Speaker after speaker bemoaned how the public had somehow misunderstood the aviation industry and had come to believe that aviation is a huge and disproportionate polluter. Lets get this in perspective, said repeated speakers: this is small fry compared with cars, factories, even homes. Why are we being singled out, they cried? Why not, they said, chase after other industries that could easily make efficiency savings instead of picking on an industry that gives so much to the world, yet is currently so economically fragile?

Tone Bank Informal; Humorous; Light Hearted; Whimsical; Gently Mocking Sarcastic; Mocking; Ironic Formal; Questioning; Outraged; Angry; Critical; Sinister Nostalgic; Reverential; Reflective; Awed Disappointed; Uncertain; Doubtful Formula Tone Identify the tone.

Quote words or phrases that create this tone Analyse how those words/phrases create the tone. Underline any examples of tone Speaker after speaker bemoaned how the public had somehow misunderstood the aviation industry and had come to believe that aviation is a huge and disproportionate polluter. Lets get this in perspective, said repeated speakers: this is small fry compared with cars, factories, even homes.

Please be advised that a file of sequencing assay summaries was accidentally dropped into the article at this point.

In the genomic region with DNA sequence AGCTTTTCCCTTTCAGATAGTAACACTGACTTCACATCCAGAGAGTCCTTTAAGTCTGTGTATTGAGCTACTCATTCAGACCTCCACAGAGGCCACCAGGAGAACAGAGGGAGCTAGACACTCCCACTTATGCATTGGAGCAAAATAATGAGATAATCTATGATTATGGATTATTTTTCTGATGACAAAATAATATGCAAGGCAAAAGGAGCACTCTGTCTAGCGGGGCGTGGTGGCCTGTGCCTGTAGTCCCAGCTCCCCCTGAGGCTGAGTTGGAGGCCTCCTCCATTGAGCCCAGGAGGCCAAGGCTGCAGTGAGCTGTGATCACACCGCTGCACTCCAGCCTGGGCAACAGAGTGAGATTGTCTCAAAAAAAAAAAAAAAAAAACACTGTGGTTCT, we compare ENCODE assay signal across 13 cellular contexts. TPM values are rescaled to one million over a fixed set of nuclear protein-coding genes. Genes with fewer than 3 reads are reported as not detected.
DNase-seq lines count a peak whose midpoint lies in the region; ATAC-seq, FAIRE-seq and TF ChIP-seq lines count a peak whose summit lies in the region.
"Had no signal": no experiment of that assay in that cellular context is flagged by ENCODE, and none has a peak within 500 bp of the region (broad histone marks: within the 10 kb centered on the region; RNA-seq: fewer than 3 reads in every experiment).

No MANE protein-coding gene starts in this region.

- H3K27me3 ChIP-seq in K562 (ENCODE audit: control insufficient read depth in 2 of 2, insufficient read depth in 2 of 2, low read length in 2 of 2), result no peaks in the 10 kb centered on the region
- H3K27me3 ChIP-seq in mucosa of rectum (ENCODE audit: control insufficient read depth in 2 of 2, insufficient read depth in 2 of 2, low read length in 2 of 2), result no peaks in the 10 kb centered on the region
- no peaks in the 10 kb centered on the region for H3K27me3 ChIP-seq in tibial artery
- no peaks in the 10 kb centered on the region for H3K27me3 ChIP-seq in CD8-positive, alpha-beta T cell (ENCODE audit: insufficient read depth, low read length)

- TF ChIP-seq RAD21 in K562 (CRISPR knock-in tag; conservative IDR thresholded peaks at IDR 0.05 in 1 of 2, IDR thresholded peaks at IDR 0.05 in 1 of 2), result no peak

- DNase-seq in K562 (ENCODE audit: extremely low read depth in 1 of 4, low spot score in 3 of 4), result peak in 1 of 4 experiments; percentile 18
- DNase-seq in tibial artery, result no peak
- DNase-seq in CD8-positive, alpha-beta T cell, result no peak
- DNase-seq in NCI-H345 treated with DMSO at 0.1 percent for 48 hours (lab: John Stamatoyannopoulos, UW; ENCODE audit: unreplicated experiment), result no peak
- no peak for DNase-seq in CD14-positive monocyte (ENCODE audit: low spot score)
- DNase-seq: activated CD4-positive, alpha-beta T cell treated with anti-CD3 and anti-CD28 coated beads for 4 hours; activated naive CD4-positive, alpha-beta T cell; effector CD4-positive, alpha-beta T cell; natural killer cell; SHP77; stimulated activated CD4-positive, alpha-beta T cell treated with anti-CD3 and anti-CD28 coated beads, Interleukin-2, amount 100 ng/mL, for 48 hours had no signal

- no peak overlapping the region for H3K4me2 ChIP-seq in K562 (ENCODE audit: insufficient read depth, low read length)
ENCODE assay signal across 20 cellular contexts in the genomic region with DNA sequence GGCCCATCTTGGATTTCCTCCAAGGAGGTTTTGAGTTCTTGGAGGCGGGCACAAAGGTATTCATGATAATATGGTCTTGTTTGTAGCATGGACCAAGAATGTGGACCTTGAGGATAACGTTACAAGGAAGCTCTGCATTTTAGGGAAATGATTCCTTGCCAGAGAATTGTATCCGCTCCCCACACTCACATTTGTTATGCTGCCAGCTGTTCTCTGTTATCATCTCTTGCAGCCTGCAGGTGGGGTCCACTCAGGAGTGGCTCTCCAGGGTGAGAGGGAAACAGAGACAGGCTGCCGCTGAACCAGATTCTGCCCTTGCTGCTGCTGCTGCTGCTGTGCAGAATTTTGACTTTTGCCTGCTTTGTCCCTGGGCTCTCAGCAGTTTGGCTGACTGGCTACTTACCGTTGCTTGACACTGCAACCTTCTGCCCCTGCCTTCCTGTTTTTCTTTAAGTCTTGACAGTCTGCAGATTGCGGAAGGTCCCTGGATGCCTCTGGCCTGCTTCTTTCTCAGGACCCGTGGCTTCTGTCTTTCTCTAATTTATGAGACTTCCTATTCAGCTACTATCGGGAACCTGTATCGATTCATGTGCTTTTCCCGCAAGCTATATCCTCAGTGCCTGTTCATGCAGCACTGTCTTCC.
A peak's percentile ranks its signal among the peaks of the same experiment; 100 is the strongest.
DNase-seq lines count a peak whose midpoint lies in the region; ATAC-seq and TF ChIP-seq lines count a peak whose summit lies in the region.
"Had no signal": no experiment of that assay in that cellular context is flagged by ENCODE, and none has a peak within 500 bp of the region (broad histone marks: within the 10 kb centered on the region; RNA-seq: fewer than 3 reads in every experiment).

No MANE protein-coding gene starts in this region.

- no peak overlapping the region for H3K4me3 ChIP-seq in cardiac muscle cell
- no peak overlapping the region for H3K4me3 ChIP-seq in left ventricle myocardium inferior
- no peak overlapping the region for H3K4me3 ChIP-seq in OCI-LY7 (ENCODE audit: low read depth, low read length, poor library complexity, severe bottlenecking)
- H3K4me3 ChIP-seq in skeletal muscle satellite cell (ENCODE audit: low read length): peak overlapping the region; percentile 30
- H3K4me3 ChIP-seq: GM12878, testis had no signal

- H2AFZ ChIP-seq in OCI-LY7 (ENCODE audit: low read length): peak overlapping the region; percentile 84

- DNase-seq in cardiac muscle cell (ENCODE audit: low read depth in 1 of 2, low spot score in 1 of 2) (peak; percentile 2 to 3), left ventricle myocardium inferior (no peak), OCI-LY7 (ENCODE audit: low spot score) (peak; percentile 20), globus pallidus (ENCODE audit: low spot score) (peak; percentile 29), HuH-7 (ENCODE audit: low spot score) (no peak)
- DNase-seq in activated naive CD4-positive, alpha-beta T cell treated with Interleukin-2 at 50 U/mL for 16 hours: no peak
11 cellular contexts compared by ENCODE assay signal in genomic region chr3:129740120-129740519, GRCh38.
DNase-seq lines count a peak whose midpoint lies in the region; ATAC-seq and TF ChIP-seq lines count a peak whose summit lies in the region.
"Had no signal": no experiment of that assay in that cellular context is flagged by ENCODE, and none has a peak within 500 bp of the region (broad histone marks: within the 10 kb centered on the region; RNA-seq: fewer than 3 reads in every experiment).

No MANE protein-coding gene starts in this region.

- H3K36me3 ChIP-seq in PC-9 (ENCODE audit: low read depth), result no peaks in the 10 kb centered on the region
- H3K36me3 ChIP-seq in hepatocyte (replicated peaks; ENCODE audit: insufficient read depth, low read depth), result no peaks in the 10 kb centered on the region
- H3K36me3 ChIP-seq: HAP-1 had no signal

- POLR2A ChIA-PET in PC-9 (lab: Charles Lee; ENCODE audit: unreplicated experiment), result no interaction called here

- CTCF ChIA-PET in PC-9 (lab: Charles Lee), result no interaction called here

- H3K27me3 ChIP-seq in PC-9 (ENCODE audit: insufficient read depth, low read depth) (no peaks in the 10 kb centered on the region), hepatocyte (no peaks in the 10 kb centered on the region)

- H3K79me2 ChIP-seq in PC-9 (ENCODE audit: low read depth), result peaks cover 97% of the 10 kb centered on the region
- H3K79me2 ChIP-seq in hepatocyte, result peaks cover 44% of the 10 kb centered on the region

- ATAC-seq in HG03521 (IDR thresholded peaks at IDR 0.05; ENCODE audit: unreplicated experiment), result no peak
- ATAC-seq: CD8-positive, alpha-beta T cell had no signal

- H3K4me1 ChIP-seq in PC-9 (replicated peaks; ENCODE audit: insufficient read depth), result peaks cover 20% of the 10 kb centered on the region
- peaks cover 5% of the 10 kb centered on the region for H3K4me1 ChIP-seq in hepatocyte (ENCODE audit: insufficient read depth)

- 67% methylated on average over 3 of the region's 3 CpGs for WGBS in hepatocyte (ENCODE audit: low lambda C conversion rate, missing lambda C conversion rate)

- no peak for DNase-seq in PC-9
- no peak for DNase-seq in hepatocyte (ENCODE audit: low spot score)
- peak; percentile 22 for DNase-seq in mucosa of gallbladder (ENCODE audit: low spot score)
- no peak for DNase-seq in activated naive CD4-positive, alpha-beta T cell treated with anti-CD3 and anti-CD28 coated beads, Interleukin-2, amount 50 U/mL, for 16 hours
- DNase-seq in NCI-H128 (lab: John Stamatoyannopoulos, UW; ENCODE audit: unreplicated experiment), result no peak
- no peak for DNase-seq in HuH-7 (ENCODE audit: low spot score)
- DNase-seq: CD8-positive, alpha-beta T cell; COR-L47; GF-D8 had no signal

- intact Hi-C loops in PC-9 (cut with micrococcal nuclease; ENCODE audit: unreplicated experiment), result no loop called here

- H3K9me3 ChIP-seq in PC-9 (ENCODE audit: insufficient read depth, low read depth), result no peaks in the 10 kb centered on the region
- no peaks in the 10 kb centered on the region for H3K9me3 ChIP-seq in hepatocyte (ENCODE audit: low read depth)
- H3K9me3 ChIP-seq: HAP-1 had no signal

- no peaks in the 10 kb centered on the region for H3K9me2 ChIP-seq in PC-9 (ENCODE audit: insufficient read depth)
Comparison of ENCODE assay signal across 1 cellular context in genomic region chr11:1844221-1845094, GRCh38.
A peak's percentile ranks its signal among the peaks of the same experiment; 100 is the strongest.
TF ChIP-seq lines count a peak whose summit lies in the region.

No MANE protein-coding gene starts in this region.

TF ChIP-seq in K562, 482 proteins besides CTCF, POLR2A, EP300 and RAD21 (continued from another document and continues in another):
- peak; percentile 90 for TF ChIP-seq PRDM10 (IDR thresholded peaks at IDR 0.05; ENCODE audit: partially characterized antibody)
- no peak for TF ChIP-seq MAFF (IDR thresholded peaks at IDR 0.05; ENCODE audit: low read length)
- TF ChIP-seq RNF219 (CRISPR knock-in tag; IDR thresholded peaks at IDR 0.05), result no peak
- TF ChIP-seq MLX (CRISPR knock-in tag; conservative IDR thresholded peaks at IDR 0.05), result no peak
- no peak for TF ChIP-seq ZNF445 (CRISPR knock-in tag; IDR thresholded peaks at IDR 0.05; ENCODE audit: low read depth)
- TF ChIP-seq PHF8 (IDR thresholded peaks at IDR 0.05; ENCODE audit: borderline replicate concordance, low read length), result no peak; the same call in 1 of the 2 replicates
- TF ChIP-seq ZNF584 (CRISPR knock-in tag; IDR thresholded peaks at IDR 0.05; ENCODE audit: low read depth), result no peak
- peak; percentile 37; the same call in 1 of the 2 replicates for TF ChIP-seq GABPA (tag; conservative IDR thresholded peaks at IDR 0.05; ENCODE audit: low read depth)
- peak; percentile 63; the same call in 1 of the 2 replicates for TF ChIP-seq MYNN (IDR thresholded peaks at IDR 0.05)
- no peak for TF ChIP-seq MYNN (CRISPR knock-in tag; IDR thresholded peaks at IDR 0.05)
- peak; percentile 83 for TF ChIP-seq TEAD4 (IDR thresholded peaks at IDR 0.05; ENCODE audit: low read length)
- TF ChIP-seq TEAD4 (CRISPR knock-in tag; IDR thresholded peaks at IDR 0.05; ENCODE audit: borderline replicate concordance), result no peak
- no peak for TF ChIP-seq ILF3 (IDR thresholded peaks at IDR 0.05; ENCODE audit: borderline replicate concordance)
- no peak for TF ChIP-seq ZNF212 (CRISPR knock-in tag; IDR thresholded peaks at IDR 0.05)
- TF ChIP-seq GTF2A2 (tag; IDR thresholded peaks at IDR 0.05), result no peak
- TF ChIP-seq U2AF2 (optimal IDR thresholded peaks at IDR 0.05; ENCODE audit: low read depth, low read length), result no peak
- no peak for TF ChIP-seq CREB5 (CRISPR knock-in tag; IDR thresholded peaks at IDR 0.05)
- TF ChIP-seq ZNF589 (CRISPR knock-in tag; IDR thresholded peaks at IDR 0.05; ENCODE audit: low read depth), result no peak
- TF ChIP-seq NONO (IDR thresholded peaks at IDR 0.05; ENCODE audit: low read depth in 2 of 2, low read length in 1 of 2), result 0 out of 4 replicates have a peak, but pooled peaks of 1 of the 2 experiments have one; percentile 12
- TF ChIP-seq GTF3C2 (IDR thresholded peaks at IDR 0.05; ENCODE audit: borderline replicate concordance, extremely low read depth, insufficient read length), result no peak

Why are we being singled out, they cried? Why not, they said, chase after other industries that could easily make efficiency savings instead of picking on an industry that gives so much to the world, yet is currently so economically fragile? Mocking, satirical, pejorative, belittling Speaker after speaker bemoaned how the public had somehow misunderstood the aviation industry and had come to believe that aviation is a huge and disproportionate polluter. Lets get this in perspective, said repeated speakers: this is small

fry compared with cars, factories, even homes. Why are we being singled out, they cried? Why not, they said, chase after other industries that could easily make efficiency savings instead of picking on an industry that gives so much to the world, yet is currently so economically fragile? Word choice Word choice refers to specific words chosen by the writer in preference to another. The words usually reflect the writers